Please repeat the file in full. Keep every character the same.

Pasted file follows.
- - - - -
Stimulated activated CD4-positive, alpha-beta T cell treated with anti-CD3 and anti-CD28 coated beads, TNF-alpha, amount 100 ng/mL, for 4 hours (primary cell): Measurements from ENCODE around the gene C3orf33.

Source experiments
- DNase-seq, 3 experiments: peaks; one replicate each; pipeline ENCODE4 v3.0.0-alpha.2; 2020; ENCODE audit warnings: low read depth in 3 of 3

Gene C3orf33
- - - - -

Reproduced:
Stimulated activated CD4-positive, alpha-beta T cell treated with anti-CD3 and anti-CD28 coated beads, TNF-alpha, amount 100 ng/mL, for 4 hours (primary cell): Measurements from ENCODE around the gene C3orf33.

Source experiments
- DNase-seq, 3 experiments: peaks; one replicate each; pipeline ENCODE4 v3.0.0-alpha.2; 2020; ENCODE audit warnings: low read depth in 3 of 3

Gene C3orf33